By New Times
By Connor Radnovich
By Robrt L. Pela and Amy Silverman
By Ray Stern
By Keegan Hamilton
By Matthew Hendley
By Monica Alonzo
By Monica Alonzo
David Hinchcliffe: He's the double-domed thinker who introduced the resolution at the state Republican convention declaring this a Christian nation. He'd be perfect for a state packed to the borders with right-wing crazies.
Jim Brock: The ASU baseball coach is one of the great crybabies and self-promoters of the world. As such, he'd flourish in a situation where he could call press conferences and bully people who didn't bend to his every wish.
Jim Skelly: A former New York City bartender and avowed right winger and roundhead. He's long been an advocate of carrying concealed weapons. Once in office, Skelly would assure rash action. He might even call out the Arizona National Guard and have it burn all the abortion clinics in the state to the ground.
Leslie Whiting Johnson: I love a lady with a big hat and a tiny brain.
Wayne Stump: With Stump in charge, Arizona could finally fulfill its destiny as the looniest state in the Union.
Jane Hull: She's rash and opinionated enough to step in tomorrow and run Iran's death squads. No-nonsense approach. Once seriously advocated turning off all the air conditioning in Arizona prisons.
Evan Mecham: Memories are made of things like this.
Nancy Wessel: The state's most ridiculous female legislator.
Jerry Colangelo: He's already demonstrated he can run the city council. Why not give him a shot at the state legislature?
Gary Nelson: A former attorney general and disgraced lawyer, Nelson had the chutzpah this past year to apply for a vacancy on the Arizona Supreme Court. Why not try for the big one?
Jack Londen: The single biggest buffoon in the state, Londen would be a perfect choice to carry on a Mecham-style autocracy.
Eldon Rudd: Known as "Congressman Fudd" during his days in Washington. After ten totally undistinguished years in Congress, he left with better than $100,000 in campaign funds, which he was allowed to keep. He draws better than $50,000 a year in congressional pension plus additional pensions from the FBI and the Marine Corps.
Bob Corbin: Since Corbin would be packing his own concealed weapon, we could save funds by cutting down on the security detail protecting him. Besides, he's already been lobbying for the job more than a dozen years.
J. Fife Symington III: One of the great con men ever to hit the state. Do you remember all those ads proclaiming the wonders of his Camelback Esplanade? How do you like the traffic now? And what good does the Ritz-Carlton hotel actually do for you?
Rose Mofford: She has accomplished absolutely nothing during her time as governor. But it has been such a relief to have a do-nothing governor that she might just get elected.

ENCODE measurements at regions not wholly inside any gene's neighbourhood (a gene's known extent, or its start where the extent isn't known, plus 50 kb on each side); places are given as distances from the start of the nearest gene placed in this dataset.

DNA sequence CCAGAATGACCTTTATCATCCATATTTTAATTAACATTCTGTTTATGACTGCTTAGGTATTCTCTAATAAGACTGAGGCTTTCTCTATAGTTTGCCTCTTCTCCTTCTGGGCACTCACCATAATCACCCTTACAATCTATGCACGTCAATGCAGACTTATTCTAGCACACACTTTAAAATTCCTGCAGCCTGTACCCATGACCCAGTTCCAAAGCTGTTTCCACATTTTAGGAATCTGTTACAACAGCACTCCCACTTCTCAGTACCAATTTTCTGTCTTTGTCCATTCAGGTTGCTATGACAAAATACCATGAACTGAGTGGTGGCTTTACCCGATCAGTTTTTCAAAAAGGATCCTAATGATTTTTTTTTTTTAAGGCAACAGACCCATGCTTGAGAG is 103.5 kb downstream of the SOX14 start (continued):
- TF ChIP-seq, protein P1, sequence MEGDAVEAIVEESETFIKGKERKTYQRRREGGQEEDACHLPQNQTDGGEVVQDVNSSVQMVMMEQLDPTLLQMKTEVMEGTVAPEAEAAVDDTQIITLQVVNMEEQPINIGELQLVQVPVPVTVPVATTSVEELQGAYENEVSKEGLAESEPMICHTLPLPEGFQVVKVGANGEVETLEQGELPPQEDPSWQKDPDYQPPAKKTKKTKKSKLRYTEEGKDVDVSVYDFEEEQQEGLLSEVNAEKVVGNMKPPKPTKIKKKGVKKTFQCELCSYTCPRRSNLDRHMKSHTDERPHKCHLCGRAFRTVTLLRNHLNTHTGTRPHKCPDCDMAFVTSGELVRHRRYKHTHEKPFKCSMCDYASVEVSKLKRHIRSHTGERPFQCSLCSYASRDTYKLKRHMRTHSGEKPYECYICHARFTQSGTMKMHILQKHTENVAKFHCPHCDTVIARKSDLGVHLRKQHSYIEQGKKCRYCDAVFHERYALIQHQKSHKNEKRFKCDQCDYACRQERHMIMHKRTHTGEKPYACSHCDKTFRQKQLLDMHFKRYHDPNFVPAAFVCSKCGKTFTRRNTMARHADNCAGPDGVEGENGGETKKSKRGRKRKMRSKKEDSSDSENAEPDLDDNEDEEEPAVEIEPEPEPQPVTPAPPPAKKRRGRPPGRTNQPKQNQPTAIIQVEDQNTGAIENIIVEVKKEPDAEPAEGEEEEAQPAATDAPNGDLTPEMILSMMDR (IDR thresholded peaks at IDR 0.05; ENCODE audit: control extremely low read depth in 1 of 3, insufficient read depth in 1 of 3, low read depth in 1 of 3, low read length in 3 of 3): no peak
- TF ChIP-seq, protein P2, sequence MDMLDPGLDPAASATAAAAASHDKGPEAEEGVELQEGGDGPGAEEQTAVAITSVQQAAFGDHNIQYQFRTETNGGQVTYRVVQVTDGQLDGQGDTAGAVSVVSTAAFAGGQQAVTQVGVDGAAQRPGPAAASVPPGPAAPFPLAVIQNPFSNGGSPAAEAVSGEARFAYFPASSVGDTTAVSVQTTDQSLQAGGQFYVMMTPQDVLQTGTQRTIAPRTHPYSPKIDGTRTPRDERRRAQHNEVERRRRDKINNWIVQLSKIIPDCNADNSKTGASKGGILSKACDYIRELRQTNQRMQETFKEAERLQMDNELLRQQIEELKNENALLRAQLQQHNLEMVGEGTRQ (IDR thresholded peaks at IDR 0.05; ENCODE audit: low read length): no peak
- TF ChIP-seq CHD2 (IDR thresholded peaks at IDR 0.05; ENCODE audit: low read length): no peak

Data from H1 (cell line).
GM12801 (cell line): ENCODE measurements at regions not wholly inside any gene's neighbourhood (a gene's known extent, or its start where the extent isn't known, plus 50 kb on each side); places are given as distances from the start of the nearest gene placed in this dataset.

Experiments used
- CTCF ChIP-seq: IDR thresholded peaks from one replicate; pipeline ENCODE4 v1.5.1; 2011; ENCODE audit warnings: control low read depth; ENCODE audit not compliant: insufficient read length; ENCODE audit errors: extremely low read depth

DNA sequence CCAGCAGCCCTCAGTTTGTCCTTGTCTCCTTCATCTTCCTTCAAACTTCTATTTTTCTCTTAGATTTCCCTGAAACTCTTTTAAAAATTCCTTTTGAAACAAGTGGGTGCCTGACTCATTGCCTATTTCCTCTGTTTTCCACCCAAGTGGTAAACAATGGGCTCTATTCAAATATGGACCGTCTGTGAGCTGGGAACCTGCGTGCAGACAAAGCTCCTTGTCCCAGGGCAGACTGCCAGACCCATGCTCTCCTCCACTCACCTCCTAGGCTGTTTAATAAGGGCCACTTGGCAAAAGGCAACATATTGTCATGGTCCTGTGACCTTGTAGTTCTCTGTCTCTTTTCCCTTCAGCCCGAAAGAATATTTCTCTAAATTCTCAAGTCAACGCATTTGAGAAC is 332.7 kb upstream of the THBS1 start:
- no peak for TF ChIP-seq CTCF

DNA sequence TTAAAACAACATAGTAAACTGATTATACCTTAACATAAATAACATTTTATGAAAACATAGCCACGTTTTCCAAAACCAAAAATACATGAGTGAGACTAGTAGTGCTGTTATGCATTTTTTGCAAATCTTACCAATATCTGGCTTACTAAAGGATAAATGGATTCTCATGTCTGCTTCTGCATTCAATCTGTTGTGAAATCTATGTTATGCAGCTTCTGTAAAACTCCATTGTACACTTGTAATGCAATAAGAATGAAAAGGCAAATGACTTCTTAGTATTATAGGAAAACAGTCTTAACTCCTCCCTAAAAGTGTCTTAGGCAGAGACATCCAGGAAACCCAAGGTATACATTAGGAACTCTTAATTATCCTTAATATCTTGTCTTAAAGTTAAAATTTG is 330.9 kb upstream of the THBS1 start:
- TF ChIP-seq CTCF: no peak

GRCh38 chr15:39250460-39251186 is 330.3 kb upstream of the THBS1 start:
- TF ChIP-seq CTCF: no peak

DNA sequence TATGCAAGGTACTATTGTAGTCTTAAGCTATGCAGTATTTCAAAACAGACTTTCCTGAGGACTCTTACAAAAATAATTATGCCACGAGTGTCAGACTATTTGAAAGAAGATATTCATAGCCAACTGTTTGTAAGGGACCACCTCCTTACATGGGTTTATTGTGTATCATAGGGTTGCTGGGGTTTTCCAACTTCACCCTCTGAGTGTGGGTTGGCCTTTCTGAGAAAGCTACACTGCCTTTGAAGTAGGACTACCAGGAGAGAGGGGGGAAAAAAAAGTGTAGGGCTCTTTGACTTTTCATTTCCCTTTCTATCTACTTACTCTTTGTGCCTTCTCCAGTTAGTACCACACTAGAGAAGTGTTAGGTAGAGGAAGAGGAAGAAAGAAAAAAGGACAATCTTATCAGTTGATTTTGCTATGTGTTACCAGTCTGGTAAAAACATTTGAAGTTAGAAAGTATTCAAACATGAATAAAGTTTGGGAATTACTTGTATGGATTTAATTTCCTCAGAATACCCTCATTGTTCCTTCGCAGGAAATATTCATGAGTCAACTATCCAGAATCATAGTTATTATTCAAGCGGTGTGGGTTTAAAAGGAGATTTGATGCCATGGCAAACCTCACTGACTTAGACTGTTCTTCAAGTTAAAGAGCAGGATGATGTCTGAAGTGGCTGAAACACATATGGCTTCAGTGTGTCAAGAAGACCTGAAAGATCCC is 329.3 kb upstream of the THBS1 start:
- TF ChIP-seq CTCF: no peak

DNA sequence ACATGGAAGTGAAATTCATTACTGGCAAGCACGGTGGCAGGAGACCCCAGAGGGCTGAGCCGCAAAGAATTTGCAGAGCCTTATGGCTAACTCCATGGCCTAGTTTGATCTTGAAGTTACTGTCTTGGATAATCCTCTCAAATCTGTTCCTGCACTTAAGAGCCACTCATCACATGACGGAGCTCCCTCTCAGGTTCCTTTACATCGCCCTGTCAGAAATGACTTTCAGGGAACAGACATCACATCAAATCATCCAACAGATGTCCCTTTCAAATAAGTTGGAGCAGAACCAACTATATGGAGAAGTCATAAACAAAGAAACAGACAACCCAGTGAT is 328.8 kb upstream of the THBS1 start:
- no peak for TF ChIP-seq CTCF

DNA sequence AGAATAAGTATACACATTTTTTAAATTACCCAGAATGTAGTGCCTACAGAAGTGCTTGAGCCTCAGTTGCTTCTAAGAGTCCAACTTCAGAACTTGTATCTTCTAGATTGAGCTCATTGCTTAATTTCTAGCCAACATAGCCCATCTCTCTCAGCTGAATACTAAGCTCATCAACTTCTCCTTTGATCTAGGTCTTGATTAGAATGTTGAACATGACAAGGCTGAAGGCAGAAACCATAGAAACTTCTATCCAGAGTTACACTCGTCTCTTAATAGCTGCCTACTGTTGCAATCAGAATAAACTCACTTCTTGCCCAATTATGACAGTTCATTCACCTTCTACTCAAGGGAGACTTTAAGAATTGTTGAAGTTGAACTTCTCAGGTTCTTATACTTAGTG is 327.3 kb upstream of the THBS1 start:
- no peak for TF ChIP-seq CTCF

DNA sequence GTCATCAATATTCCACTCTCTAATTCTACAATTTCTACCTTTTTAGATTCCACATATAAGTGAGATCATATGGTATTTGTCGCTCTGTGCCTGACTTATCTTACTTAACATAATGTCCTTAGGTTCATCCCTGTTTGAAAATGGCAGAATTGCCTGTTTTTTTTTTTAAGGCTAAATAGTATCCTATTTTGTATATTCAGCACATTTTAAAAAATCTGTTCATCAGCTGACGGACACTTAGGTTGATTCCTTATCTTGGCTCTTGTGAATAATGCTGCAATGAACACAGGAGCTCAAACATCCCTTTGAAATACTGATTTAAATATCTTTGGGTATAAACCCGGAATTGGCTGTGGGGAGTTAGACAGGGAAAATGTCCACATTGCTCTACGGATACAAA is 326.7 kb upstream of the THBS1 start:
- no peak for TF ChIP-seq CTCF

Armand Verdone: Have you seen the Saab TV commercials in which Verdone simpers onto the screen to tell you what a wonderful car he's selling? Verdone has supplanted Lou Grubb as the state's sleaziest car dealer come to life. Verdone would make a classic Arizona governor.
Dr. Ted Diethrich: He loves the limelight. If he became governor, he could stop buying space to get his picture in the papers.
Burton Barr: He was the darling of the liquor lobby and every other special interest during all those years he ran the state legislature. Recently, Barr's been an adviser to Terry Goddard, which is another example of the fox guarding the henhouse.
Hawley Atkinson: For years he was a powerhouse as the most obstreperous member of the Maricopa County Board of Supervisors. The last time Atkinson was in power, he gave away a $4 million bridge. We need a man with imagination and a sense of daring.
John Rhodes: Why not one more go-around for good ol' Johnny? Before Rhodes left Congress he'd become one of the richest men in the House. He had stock holdings in 28 companies and partnerships in five others. He held stock in AT&T, Coca-Cola, Exxon, General Motors, and General Electric. His retirement benefits from Congress pay him $50,000 a year and a sweetheart deal as a lobbyist pays still another $60,000.
Burt Kruglick: The chairman of the state Republican party is one of the most pathetic political hacks ever to adorn the state's political scene. A race between him and Sam Goddard is something we all deserve.
John McCain: The junior senator is an opportunist of historic dimensions. Moved to Arizona on the advice of his pal John Tower to snare an easy congressional seat. For him, coming back as governor would be a letdown.
Richard Mallery: Power broker from Snell and Wilmer law firm. In recent years, Mallery has kept behind the scenes. But he has his fingers on some people's pulses and on a few others' throats.
Terry Goddard: A total failure as mayor and a classic yuppie con man. With Goddard as governor, the slick money boys would have as big a field day on a statewide basis as they've had on Central Avenue. Charles Harris: He's been athletic director at Arizona State four years now. The football program is stagnant, the basketball program is a shambles and the track program is nonexistent. If you can survive a record like that, politics would be a cinch.